It is the middle of the night. Silence reigns. A the sheep bellows, he can be heard throughout the cartier. Still dark, the first call to prayer sings out over the city, echoed infinite times in every direction. Then, with the first crack of dawn, song birds begin their morning ritual. At first just a few voices, rising gradually to a sustained cacophony. The darkness softens, children's voices join the birds as talibés spill out the doors of their daaras to check the night's new garbage piles for something to eat or sell before they begin another day of forced begging. As the mourning doves join the choir, mothers bang open shutters, water is splashed onto the streets, morning cooking fires are lit, sputter and crackle. Saint Louis wakes to meet the day.
As the sun rises over the Senegal River, the waters rush underneath the Pont Faidhebe, the rhythmic thunder broken by the purr of pirogue motors heading to the sea and the slap of bare talibé feet hurrying across the pedestrian walk. More talibés splash at the shore, playing, looking for clams or fish, calling out victoriously when a catch is made. Further along the rue Principal, traffic begins to thicken, taxi honks, calls of greeting, swishes of horses tails, and the crack of horse whips multiply.
As children walk up the alley toward the Maison de la Gare Centre, the bustling sounds of the street recede and laughter and childish voices begin to fill the air, growing louder as the gate is approached. Out in the city talibés are rarely heard laughing, they have work to do, collecting money for their marabouts, or to feed themselves. Tears and harsh words are common. It is not a happy chore. But, at Maison de la Gare, laughter sounds natural, children can be children. If only for a brief respite.
Inside the centre a karate class is beginning. Japanese instructions are called and answered. A different kind of work, but this time it is a labour of love. A gift to themselves: Passion. Yoi. Ich. Ni. Sun. Japanese gives way to Wolof as an explanation is offered and understood. Os. Back to Japanese. After class, roll call. Mohamed. Os. Ahmadou. Os. Mamadou. Os. Seydou. Os. Pride and confidence ring out with every response. An amazing sound from a talibé.
At midday, the call to prayer rings out across the city again. The voices of the imams in each mosque separate, but linked, calling out to the faithful. As the call is answered, the bustle of the city diminishes perceptibly, one by one and in small groups, some slip into mosques, others roll out mats if they have them, and yet others kneel down in a quiet corner or on the sidewalk, more or less out of the way of those who do not pause to pray.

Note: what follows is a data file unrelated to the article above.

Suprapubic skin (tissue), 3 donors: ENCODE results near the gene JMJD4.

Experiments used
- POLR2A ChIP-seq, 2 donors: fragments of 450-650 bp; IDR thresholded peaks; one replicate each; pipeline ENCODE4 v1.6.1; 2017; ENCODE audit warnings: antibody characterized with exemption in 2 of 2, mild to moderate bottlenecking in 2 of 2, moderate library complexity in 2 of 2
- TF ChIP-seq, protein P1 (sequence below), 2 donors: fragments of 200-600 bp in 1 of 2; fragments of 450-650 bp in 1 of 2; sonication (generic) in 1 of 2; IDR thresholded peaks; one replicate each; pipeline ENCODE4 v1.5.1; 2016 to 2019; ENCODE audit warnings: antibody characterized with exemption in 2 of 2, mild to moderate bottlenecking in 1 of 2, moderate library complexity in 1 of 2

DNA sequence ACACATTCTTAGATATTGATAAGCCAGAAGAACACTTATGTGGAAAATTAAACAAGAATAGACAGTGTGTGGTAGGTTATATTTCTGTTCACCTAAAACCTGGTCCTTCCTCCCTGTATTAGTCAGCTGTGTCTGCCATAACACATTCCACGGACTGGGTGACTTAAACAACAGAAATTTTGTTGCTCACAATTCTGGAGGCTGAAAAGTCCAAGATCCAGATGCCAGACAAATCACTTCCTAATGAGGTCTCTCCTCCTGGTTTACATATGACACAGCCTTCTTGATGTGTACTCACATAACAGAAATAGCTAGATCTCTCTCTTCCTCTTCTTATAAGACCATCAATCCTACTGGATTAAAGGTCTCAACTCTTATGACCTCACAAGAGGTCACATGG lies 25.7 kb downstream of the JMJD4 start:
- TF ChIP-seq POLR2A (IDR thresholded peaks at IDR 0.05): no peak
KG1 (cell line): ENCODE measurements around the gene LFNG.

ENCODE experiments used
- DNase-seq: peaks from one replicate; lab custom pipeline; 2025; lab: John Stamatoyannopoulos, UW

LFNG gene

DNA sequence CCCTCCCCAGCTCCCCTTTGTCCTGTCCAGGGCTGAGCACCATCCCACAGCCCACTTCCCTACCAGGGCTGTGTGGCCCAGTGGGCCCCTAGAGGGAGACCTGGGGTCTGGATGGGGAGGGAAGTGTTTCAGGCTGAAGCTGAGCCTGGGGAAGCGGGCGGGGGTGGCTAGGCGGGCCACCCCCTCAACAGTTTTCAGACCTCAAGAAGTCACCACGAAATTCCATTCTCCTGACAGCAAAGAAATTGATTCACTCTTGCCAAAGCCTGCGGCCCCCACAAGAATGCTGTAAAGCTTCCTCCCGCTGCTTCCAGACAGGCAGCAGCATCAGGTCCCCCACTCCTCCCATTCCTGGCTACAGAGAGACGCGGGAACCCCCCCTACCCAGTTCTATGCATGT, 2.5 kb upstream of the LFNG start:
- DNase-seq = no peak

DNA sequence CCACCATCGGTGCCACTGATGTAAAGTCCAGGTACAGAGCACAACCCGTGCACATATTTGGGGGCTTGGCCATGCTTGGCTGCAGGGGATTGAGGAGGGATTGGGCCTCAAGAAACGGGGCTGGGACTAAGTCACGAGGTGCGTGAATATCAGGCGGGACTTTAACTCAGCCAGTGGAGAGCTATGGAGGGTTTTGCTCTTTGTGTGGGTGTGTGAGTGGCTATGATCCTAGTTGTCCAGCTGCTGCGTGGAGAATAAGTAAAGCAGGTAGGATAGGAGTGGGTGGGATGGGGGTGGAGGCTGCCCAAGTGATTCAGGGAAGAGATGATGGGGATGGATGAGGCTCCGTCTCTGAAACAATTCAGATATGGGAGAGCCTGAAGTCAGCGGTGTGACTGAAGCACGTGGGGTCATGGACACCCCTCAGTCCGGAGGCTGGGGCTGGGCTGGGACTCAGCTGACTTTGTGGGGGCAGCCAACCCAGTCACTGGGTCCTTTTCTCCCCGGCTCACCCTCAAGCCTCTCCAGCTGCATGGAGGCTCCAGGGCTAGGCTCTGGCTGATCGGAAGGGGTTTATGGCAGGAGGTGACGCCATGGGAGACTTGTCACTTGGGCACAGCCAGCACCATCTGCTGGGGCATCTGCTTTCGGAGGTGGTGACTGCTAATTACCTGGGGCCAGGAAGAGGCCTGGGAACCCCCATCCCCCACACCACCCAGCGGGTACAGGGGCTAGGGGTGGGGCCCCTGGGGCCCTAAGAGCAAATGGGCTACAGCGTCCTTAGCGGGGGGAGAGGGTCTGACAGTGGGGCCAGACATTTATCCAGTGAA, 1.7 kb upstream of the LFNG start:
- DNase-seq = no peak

As the afternoon advances, a soccer game breaks out at Maison de la Gare. The laughter is now accompanied by happy shouts, calls for the ball, and triumphant declarations. As the winners are announced, screams of joy, singing, chants of the name of the talibé child who scored the winning point. The celebratory noises take a very long time to die down. Such joy only occurs for these children here, at moments such as this. Why not draw it out. These sounds will ring in their hearts for hours to come. Until the versement (begging quota) must be delivered and all joy dies.
As the teachers arrive at the Centre, sounds of play diminish, replaced by classroom words of learning. Scratches of chalk on chalkboards and tablets. Scraping of bench legs on floors. Quiet shuffling as a child shifts over to make room for a latecomer. All are welcome to join at any time. Each new entry is never a disruption. It is a triumph.
Another call to prayer. Another reminder, along with the hopeful faces of the children in class, that God is here.
Maison de la Gare's gate clangs shut for the night. The sound is now more quiet, somehow sadder, as night descends. Hundreds of little bare feet reluctantly walk away toward the road, kicking at the sand, leaving love behind until morning comes again and the Maison de la Gare gates open once more.
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